Nurse Practitioner Vasectomy Bill Goes to the Governor

Oregon is poised to become the third state to expand the scope of practice of its nurse practitioners to allow them to perform the male sterilization procedure. Urologists opposed the bill, comparing nurse practitioners to gas station attendants.

The Oregon Senate cut the final strings keeping nurse practitioners from performing vasectomies on Tuesday, voting 25 to 5 to delete a statute that specifically bars them from doing this work, even if they have been specially trained.

“Vasectomies are an important form of birth control that allow men to take part in their family planning,” said Sen. Elizabeth Steiner Hayward, D-Portland, who brought the bill forward with the support of the Oregon Nurses Association. “They are safer and less expensive than tubal ligation for women.”

House Bill 2103, which was first introduced by Planned Parenthood two years ago, now heads to Gov. Brown. Oregon would then become the third state to allow nurse practitioners to do vasectomies, after Washington and Alaska, both of which enabled this practice in the 1990s.

Sen. Betsy Johnson, D-Scappoose, joined four Senate Republicans in opposing HB 2103, but the bill had a much narrower passage in the House, where Rep. Knute Buehler, R-Bend, who worked to defeat a similar bill in 2015, led his party in opposition. Just three House Republicans supported the bill, while Rep. Brian Clem, D-Salem, opposed it in a 37-21 vote.

Steiner Hayward had to suppress laughter in her speech supporting the use of nurse practitioners to perform male sterilization, as more than one male Republican senator declared a “conflict of interest” since HB 2103 could ultimately affect their reproductive health.

A public hearing in May was much less humorous, as a pair of urologists piped in and testified as if allowing a female-dominated profession like nurse practitioners to perform vasectomies were an assault on their manhood.

Dr. Gregory McCoy testified that he already has to patch up botched vasectomies performed by family physicians, and he had even less faith that nurse practitioners could do the work.

“The only way I could conceivably support this is if the Oregon legislators consented to have their vasectomies performed by suboptimally trained providers such as nurse practitioners,” McCoy said. “If that were the case, it would be a short-lived law, I can assure you.”

“Allowing someone with as much as formal surgical training as a gas station attendant to perform surgery on someone’s testicles is not putting patient safety first. These people do not and will not have privileges at our hospital to perform vasectomies -- and I sit on the board,” said Dr. Brian O’Halloran, who works at St. Charles Hospital in Bend. “I bet if I asked any nurse practitioner sitting there right now to describe the anatomy of the spermatic cord and the structures therein, she couldn’t do it.”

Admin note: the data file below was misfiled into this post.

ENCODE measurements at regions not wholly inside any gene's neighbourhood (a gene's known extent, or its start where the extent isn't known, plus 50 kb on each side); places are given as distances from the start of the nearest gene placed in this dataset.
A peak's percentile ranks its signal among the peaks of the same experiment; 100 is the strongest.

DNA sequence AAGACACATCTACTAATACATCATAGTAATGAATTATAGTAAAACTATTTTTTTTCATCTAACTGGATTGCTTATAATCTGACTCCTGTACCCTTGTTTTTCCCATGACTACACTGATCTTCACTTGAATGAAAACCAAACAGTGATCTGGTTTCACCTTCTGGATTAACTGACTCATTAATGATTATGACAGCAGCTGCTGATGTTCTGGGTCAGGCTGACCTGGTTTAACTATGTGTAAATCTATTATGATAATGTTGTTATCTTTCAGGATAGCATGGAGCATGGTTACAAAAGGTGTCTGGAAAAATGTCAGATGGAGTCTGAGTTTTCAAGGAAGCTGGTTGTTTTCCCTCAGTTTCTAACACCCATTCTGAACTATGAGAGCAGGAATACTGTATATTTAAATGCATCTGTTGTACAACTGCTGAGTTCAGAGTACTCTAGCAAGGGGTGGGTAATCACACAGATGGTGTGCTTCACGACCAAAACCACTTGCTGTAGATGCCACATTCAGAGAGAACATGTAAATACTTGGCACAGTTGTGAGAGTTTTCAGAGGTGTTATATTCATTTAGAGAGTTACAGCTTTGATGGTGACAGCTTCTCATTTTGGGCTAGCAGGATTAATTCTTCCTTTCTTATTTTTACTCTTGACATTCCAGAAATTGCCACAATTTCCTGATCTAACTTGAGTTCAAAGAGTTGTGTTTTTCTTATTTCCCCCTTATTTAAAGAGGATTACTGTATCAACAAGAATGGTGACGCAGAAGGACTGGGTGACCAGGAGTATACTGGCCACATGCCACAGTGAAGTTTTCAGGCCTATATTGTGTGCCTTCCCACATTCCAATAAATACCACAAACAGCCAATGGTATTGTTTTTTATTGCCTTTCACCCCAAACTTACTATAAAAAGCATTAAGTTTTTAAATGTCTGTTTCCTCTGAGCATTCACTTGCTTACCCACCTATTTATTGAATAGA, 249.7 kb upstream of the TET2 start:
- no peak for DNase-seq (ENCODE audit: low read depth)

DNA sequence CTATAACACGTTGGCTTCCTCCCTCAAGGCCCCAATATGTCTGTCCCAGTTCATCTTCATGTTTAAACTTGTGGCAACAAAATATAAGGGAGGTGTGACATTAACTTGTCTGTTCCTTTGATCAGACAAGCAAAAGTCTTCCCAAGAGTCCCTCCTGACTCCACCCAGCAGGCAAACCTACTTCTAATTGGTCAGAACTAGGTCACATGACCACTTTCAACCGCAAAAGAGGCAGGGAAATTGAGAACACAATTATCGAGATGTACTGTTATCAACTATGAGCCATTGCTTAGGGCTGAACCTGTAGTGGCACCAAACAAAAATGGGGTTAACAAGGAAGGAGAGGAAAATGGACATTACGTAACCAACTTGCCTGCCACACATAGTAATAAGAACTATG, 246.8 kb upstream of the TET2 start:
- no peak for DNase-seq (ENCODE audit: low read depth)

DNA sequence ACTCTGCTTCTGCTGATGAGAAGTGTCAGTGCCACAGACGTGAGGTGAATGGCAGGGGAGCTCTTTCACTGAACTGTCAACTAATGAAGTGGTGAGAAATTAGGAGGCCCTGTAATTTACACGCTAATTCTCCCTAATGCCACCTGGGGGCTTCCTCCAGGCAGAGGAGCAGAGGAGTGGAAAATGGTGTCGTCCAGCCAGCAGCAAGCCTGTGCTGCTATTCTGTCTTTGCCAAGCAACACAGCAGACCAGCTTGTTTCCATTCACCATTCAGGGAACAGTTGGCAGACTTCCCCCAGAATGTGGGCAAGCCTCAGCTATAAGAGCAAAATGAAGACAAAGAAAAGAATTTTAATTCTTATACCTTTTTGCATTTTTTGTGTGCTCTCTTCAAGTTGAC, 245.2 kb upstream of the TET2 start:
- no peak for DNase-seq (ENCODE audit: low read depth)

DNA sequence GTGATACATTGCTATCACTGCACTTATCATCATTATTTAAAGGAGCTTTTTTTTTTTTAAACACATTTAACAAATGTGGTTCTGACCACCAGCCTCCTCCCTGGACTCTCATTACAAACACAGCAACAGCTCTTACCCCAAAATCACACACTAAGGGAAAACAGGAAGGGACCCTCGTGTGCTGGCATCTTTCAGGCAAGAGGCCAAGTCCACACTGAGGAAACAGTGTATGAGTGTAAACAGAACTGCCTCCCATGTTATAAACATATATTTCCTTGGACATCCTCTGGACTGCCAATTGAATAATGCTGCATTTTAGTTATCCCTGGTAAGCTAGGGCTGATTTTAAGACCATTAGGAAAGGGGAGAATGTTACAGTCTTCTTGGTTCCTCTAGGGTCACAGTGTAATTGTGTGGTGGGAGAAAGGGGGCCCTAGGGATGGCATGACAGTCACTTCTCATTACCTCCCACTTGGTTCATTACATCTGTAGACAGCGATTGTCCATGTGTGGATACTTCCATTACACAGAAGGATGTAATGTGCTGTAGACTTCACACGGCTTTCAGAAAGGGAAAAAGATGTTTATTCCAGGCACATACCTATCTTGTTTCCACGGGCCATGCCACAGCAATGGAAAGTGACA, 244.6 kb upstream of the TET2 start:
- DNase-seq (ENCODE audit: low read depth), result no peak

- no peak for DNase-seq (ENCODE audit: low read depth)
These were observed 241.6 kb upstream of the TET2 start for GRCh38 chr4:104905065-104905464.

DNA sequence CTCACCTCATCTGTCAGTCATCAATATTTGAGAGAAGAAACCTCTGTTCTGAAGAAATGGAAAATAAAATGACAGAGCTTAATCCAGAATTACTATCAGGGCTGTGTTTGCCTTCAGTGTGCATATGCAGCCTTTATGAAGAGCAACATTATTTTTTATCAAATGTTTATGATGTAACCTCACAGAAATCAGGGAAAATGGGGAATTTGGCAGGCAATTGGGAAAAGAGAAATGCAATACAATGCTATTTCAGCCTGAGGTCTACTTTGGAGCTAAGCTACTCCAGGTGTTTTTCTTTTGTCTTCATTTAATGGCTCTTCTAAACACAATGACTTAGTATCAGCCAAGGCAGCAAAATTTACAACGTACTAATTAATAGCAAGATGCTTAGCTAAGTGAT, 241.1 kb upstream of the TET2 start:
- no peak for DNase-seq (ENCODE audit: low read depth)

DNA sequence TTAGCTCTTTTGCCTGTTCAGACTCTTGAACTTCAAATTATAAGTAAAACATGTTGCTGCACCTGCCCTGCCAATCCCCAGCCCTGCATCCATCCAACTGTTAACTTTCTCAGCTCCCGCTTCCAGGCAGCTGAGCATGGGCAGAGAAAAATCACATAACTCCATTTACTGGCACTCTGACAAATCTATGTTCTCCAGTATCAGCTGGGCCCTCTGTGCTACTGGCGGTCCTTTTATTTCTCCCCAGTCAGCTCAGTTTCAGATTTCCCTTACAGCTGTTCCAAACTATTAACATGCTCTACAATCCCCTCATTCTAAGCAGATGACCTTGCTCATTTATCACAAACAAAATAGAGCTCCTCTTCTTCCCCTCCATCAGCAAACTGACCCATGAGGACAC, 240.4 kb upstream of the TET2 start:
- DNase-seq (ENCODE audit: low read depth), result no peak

Steiner Hayward responded to these men with disgust, recounting an anecdote from her medical school training in which a surgeon expressed similarly arrogant remarks about her desire to perform Caesarean-sections during an obstetrics fellowship.

“He told me, ‘No family physician will ever perform C-sections in my hospital,’” she said, even as she later delivered 50 babies without complications through this procedure in her residency. “I can only begin to tell you how offended I am at your dismissive attitudes toward our nurse practitioner colleagues. They know their scope of practice. They are experienced. They will not do anything they do not feel comfortable with.”

Dr. Eugene Fuchs, a professor of urology at Oregon Health & Science University, tried to put a better tack on his profession’s opposition to HB 2103, arguing that nurse practitioners as well as family physicians should only do vasectomies if they’ve been adequately trained and are well-practiced -- which a nurse practitioner who focused on women’s health at Planned Parenthood might not be.

Fuchs said he had worked with urologic nurse practitioners and felt they would be qualified: “These individuals can certainly learn to do vasectomies, no question about it.”

Susan King, calmly persisted in what was her last turn testifying as the director of the Oregon Nurses Association, a post she retired from on May 31: “We’re asking to remove an outdated and unusual restriction from statute,” she said. “My organization has never asked for authority for any procedure that our members would take lightly. We have kept that faith.”

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No matter what procedures are "legally" allowed for NP's and PA's, it should be the choice of an informed patient as to whether it is done by them, or a doctor;  and then either a Generalist or a Specialist.

Nick Benton